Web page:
I distinctly remember saying last year that I wished that Mister Donut would get a pumpkin-flavored doughnut, and this year, my wish came true!
Mister Donut really went all out with the theme, too, offering six different varieties: three pumpkin-flavored versions of their old-fashioned (cake) doughnuts (ôrudo fasshon, オールドファッション) (plain, chocolate-dipped, and honey-dipped); a pumpkin custard-filled variety (panpukin kurîmu, パンプキンクリーマ); and two called “jack-o-lanterns” (jakku rantan, ジャックランタン) that appear to be puff pastry cut into jack-o-lantern shapes with pumpkin or strawberry glaze. I liked the pumpkin old-fashioned and the custard one best. The pumpkin flavor really comes through, and the alteration to the recipe made the often dry old-fashioned much moister.
The jack-o-lantern cookies seem to be in the family of Japanese “pie”: basically a pie crust or flat puff-pastry like Genji Pie, not an American-style apple pie. They’re okay but not great. The caloric information is about the same as their regular doughnuts.*
The tie-in with Universal Studios and Snoopy are of note. I haven’t been able to confirm how long this has been happening, but USJ and Tokyo Disney have both hosted Halloween events in the past. Also, Snoopy Halloween goods were offered as a point-card reward in 2005 at Baskin Robbins. I suspect that the US-based theme parks and character goods may have started Halloween goods in Japan on the marketing/consumer level, which dovetails nicely with the government’s emphasis on ESL, which includes Halloween lessons, and internationalization outreach from the JET Program participants (including the CIRs, of course).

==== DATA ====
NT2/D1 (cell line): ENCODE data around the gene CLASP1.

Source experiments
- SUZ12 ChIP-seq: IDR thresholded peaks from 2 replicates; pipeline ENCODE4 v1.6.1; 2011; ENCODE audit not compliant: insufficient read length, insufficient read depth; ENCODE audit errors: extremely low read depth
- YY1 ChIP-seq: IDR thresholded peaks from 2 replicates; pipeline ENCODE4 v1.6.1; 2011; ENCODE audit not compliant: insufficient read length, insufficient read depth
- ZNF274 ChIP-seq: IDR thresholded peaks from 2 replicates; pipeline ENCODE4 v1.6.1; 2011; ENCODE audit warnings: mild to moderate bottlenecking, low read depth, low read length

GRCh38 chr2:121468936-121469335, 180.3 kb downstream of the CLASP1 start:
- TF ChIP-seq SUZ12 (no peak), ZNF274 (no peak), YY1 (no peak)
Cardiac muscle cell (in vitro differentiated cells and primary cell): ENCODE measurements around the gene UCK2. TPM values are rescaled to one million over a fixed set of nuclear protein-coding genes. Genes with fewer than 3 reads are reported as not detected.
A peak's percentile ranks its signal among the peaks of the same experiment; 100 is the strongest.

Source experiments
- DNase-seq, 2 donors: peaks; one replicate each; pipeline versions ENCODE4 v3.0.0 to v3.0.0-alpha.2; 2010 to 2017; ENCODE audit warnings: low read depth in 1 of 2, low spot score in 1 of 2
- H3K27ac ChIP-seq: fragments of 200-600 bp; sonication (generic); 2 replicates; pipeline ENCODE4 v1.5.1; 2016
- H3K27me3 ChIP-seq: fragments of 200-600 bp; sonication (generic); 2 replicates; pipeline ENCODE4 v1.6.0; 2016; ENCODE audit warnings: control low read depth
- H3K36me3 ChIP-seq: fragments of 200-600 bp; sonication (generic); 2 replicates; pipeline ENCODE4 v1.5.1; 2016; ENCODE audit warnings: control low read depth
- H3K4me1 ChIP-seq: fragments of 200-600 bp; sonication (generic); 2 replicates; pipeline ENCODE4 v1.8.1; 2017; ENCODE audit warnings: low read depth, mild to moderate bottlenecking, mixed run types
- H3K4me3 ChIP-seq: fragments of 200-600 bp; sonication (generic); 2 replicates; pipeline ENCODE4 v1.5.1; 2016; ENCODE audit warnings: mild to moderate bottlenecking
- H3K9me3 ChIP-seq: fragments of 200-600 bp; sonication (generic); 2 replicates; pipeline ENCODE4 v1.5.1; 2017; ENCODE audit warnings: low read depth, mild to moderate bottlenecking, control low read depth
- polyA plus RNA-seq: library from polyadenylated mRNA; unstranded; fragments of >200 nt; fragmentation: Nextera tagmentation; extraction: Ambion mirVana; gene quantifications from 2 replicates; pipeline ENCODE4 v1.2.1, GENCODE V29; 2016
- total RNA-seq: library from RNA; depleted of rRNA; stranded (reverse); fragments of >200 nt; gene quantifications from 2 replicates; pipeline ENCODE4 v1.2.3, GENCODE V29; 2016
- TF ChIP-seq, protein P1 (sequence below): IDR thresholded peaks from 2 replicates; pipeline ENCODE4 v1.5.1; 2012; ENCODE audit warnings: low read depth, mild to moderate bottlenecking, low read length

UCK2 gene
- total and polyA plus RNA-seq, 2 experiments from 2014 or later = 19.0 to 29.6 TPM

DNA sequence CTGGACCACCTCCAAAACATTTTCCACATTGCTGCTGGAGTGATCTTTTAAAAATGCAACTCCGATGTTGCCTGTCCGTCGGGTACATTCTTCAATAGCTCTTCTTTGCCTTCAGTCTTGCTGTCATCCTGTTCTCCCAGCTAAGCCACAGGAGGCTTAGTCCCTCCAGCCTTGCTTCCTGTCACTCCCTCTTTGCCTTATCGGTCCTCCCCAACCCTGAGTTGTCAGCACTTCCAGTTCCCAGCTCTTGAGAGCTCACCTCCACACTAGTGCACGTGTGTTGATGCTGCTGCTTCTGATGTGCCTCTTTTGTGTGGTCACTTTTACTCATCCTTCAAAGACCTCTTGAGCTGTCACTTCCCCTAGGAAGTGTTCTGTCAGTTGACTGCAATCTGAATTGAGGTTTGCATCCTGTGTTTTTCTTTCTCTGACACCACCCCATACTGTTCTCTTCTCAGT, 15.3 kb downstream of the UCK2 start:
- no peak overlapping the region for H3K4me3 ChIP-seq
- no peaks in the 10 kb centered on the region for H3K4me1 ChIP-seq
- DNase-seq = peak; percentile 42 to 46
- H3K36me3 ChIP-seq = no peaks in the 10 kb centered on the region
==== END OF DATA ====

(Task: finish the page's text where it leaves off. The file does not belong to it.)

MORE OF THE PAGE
Returning to the topic of doughnuts, Doughnut Plant** also has Halloween seasonal doughnuts this year. September/October’s seasonal doughnuts include pumpkin cake doughnut and pumpkin bun (a cinnamon-bun-style pastry), the latter of which I haven’t tried yet.
Doughnut Plant’s doughnuts are white cake with a flavored glaze on the outside, which means that they can easily experiment with new flavors without redoing the batter recipe. While the milk-tea varieties are for fall, the pumpkin ones specifically say that they are Halloween themed (ハロウィンをイメージした） as well as fall-themed.